As trusted custodians of personal health information, pharmacists need to be transparent and detailed on exactly how they keep customers’ data confidential and secure.
A regular patient walks into their local Sydney pharmacy and asks to pick up her husband’s prescriptions, as she’s done with permission many times in the past.
The husband walks in a week later, asks to pick up his Viagra prescription, only to be informed his wife had beaten him to it.
‘We’re divorced,’ the husband replied.
While it sounds like a joke, the above scenario is a real life example of a confidentiality breach that happened at one of Catherine Bronger’s three Sydney pharmacies, as she recalled at the Australian Pharmacy Professional Conference on the Gold Coast last week.
Ms Bronger was speaking on the issue of patient privacy ahead of Privacy Awareness Week from May 13, and used this incident to highlight how important it is for pharmacies to have an open and honest approach to privacy.
‘We had this “uh oh” moment in the store, but it was okay, in case you’re wondering,’ said Ms Bronger, who was PSA NSW Young Pharmacist of the Year in 2015 and is also a Pharmacy Guild of Australia National Councillor.
‘We explained the situation to the husband and he remains a really good customer of ours.’
‘In that pharmacy and in other pharmacies, we then changed our protocols and made sure that we only give prescriptions out on written consent or if the patient actually comes and asks for it themselves.’
Assistant Commissioner of Regulation and Strategy from the Office of the Australian Information Commissioner, Melanie Drayton said it was more important than ever for pharmacies to have privacy management plans in place, as the Notifiable Data Breaches Scheme is now in effect.
Robert Sztar provided a full explanation of the scheme to Australian Pharmacist in his article entitled What new data privacy laws mean for pharmacies.
‘Of course, you risk facing regulatory action if you’re not complying with your legislative obligations. But perhaps more significant to a business’s bottom line is that failing to meet the community’s privacy standards can result in significant damage to the trust patients place in pharmacists as healthcare professionals,’ Ms Drayton said.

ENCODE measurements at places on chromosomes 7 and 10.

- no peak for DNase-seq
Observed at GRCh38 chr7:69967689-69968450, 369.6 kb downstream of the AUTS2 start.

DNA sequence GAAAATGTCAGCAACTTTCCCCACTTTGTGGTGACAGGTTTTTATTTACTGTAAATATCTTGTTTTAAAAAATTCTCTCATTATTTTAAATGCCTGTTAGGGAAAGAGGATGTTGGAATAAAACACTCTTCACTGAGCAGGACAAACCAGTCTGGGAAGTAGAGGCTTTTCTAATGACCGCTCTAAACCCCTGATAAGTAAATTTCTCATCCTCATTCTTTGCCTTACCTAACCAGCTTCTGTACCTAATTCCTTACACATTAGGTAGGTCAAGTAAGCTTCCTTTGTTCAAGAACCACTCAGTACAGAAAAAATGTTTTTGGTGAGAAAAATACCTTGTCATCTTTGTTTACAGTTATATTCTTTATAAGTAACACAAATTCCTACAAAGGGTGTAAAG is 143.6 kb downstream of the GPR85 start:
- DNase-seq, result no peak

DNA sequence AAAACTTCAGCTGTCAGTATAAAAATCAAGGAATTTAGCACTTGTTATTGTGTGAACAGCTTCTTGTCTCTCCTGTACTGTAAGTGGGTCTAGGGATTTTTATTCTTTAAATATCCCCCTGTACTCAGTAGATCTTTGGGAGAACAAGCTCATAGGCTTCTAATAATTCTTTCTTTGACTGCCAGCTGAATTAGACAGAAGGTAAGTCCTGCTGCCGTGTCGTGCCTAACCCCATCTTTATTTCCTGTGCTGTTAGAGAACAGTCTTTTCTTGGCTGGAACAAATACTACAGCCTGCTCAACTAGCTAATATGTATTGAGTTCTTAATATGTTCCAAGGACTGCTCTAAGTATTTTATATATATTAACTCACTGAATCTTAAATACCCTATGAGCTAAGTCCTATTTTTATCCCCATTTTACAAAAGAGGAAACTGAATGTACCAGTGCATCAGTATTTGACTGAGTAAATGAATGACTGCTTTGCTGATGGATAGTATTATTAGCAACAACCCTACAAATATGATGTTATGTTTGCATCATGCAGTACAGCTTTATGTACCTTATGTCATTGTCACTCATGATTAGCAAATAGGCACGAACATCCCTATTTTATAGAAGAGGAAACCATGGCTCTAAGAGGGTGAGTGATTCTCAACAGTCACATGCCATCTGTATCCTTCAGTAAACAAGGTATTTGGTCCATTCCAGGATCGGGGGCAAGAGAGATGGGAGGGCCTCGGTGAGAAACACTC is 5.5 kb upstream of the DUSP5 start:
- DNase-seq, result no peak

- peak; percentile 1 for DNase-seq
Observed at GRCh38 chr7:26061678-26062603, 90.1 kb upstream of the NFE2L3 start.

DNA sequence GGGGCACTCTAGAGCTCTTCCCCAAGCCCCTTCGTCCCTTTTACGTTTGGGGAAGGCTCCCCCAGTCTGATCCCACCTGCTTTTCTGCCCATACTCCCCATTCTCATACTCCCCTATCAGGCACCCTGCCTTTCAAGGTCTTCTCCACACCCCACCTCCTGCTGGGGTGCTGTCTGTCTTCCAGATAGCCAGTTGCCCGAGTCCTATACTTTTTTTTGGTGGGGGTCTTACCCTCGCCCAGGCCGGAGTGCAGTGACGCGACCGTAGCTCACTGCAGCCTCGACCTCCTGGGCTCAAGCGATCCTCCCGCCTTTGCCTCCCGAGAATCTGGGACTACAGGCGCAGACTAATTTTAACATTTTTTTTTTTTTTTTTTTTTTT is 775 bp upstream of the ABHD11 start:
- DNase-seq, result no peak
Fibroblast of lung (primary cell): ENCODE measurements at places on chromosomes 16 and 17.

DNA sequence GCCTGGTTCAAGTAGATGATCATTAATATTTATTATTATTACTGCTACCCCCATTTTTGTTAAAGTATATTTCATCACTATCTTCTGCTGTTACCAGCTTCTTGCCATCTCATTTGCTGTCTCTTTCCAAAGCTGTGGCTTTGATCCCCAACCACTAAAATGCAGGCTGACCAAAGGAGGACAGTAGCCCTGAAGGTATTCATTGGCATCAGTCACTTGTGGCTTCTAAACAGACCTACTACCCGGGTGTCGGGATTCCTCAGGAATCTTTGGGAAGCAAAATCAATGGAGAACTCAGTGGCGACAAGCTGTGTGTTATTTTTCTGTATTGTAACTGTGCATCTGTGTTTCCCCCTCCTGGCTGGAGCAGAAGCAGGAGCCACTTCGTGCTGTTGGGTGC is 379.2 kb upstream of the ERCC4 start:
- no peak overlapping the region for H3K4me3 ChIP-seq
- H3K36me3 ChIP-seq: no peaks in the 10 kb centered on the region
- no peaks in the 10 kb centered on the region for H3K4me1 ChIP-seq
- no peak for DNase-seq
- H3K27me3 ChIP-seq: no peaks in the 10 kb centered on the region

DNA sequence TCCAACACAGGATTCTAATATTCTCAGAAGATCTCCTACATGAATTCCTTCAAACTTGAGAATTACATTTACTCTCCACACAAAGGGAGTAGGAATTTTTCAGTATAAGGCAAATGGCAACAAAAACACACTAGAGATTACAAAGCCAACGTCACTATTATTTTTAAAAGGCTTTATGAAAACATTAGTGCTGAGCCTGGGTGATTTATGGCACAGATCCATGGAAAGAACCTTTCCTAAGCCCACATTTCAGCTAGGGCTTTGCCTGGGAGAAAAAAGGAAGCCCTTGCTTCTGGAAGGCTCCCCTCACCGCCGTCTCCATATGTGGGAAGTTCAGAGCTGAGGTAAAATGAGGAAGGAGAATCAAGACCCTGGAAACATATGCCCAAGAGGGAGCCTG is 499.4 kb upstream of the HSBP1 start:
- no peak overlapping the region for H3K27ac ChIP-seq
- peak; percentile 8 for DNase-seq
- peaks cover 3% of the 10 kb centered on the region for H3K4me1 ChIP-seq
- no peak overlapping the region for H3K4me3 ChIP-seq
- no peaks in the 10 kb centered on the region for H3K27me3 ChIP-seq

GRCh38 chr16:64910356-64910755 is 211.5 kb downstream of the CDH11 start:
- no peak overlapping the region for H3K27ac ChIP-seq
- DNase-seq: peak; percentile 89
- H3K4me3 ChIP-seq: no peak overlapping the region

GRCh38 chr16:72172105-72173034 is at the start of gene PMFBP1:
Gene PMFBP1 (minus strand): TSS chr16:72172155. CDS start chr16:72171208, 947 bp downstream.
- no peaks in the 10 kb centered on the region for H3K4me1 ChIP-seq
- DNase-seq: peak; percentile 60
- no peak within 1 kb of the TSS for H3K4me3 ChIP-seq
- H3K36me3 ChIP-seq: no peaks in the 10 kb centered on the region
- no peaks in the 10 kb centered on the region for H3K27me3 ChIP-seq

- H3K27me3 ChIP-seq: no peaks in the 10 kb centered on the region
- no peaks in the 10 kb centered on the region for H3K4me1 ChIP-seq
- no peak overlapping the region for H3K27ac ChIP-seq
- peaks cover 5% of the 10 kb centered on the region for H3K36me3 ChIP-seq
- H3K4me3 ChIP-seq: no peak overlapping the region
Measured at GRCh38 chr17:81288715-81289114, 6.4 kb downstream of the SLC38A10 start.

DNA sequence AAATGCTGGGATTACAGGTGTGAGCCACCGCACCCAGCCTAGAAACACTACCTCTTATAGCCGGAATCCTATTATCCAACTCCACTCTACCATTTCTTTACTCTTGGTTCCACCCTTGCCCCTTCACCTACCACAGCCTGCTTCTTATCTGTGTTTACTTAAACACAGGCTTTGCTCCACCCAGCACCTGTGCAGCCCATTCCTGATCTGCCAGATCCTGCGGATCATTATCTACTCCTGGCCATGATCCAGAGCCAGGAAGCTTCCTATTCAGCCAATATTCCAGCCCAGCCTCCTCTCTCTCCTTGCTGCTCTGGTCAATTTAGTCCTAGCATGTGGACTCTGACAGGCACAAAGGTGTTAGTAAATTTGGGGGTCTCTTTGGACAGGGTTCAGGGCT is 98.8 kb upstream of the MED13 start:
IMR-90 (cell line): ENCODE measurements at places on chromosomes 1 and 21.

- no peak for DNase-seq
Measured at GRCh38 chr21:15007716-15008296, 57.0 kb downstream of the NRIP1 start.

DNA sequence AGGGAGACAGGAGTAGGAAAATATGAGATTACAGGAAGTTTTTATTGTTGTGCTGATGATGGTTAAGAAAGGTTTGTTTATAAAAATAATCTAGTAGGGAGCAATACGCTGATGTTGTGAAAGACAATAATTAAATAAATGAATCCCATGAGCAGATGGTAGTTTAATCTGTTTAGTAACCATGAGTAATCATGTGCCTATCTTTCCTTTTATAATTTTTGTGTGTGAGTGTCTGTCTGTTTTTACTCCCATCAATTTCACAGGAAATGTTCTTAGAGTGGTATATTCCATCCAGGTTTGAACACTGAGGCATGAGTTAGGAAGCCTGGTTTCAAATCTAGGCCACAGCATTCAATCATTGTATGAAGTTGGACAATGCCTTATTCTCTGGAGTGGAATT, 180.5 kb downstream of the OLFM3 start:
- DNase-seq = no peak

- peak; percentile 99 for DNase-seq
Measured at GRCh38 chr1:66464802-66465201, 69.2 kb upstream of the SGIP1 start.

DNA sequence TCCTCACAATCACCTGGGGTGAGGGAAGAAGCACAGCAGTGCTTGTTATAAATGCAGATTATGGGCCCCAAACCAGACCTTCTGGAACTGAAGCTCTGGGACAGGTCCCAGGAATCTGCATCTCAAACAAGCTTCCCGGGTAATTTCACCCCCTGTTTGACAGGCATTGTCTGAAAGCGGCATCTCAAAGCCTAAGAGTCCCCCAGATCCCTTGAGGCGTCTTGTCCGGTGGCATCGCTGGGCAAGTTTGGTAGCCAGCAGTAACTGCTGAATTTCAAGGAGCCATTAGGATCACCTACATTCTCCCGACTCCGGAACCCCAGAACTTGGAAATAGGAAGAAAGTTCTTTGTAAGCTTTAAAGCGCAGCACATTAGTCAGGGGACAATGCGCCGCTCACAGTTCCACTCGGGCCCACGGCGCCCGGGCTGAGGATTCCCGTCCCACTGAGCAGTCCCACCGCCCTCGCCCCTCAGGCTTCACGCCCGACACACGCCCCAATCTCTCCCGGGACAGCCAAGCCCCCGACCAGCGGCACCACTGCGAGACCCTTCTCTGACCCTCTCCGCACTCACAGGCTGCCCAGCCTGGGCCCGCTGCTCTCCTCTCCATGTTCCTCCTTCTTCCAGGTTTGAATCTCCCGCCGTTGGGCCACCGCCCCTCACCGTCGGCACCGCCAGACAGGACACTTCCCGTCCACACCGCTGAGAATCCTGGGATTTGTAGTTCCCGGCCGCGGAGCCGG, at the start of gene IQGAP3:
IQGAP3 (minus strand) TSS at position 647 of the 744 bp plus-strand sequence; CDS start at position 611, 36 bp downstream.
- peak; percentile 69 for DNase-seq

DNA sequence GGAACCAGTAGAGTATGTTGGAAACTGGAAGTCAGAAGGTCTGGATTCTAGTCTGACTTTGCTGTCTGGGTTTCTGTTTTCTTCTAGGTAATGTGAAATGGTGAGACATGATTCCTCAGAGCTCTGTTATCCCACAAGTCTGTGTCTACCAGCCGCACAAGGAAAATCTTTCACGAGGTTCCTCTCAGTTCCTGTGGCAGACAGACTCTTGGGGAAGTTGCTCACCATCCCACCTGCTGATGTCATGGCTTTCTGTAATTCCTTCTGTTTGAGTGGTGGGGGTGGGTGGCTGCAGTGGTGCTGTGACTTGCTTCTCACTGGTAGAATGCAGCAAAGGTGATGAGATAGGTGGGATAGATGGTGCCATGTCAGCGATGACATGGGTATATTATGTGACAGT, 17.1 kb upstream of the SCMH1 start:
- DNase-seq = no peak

Ms Drayton said when your business is transparent and people trust how you use their personal information, they’re also more likely to provide you accurate information which will give you a more complete picture of their situation.
‘Further, they’re more likely to come back and seek your advice about their treatment,’ she said.
As a result, your approach to data management should be primarily a communication tool with your customers, not a compliance tool, added Ms Drayton.
‘Explain how you handle information to your customer in a way that is easy to understand and that’s fair.
‘Think of innovative ways to do this. Simplify language, incorporate visuals and prominently draw attention to privacy notices,’ she said.
And of course, what you say must also be backed up by practices and processes that minimise privacy risks.
‘One thing that we’ve done as a regulator to help you with that, is to develop a privacy management framework to assist you in creating your own privacy management plan,’ she said.
‘A privacy management plan identifies the specific risks and measurable privacy goals that will help you foster a privacy culture that’s responsive to the evolving risk environment.’
Concerns have been raised in the community regarding patient privacy and the My Health Record (MHR) rollout.
Pharmacists should discuss the system with their patients, including details of the types of information that could be shared via their MHR and the implications of not sharing key pieces of their health information.
Patients should be supported with knowledge that the MHR system has been designed to enable the patient to control the content of their record, and who can access their health information. Further MHR information can be accessed here.